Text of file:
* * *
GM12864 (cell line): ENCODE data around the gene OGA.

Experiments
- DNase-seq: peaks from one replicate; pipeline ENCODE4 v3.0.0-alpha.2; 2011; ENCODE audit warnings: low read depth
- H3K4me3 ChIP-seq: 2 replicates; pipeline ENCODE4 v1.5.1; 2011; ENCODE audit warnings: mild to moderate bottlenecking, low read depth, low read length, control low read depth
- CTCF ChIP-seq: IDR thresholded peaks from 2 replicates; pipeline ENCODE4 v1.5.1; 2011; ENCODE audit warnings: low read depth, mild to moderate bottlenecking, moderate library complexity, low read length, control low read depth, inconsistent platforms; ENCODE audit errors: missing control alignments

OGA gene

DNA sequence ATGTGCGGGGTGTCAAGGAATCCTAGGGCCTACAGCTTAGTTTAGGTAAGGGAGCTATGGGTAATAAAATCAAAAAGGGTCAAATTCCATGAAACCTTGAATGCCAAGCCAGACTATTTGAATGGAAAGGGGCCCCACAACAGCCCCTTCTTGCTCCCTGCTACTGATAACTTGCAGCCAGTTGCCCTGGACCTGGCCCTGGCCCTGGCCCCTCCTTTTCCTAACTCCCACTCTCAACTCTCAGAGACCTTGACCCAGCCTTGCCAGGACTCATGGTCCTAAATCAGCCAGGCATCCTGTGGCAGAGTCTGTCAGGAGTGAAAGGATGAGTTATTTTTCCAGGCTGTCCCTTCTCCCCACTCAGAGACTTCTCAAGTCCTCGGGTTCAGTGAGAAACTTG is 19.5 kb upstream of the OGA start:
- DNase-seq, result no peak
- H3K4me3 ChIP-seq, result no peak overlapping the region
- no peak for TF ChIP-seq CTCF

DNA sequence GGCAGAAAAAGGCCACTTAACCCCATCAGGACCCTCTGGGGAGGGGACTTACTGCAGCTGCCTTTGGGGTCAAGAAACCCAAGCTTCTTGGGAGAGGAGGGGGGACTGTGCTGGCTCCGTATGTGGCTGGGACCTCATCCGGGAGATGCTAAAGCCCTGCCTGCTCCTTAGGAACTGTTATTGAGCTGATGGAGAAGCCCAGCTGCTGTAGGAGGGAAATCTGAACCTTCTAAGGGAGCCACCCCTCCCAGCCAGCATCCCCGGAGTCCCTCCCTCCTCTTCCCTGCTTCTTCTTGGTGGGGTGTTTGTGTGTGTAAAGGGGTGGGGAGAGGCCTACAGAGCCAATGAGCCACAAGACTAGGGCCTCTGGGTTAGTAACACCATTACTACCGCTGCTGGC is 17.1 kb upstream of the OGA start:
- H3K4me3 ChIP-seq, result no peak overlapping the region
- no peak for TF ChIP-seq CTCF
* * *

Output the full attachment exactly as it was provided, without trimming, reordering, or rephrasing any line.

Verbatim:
GM12864 (cell line): ENCODE data around the gene OGA.

Experiments
- DNase-seq: peaks from one replicate; pipeline ENCODE4 v3.0.0-alpha.2; 2011; ENCODE audit warnings: low read depth
- H3K4me3 ChIP-seq: 2 replicates; pipeline ENCODE4 v1.5.1; 2011; ENCODE audit warnings: mild to moderate bottlenecking, low read depth, low read length, control low read depth
- CTCF ChIP-seq: IDR thresholded peaks from 2 replicates; pipeline ENCODE4 v1.5.1; 2011; ENCODE audit warnings: low read depth, mild to moderate bottlenecking, moderate library complexity, low read length, control low read depth, inconsistent platforms; ENCODE audit errors: missing control alignments

OGA gene

DNA sequence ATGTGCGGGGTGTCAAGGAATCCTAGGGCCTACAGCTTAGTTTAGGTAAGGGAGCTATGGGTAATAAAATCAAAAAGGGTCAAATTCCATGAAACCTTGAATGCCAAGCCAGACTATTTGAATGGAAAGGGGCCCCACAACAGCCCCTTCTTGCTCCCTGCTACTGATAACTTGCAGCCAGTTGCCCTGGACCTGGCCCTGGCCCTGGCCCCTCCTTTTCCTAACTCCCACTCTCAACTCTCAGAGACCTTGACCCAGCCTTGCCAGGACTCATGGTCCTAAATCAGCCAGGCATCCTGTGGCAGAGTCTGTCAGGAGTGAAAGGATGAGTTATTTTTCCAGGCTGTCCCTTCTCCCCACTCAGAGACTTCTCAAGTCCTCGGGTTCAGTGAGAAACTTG is 19.5 kb upstream of the OGA start:
- DNase-seq, result no peak
- H3K4me3 ChIP-seq, result no peak overlapping the region
- no peak for TF ChIP-seq CTCF

DNA sequence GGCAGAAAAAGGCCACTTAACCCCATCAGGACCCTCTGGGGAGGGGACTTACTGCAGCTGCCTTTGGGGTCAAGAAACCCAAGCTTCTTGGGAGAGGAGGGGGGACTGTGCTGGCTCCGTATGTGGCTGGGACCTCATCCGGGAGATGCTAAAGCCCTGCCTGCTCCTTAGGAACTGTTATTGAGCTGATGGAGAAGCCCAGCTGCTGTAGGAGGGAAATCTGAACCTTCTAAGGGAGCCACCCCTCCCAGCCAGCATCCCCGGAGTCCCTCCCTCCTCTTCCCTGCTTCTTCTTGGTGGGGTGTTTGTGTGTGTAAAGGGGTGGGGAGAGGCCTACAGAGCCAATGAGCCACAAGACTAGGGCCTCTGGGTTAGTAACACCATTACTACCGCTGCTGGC is 17.1 kb upstream of the OGA start:
- H3K4me3 ChIP-seq, result no peak overlapping the region
- no peak for TF ChIP-seq CTCF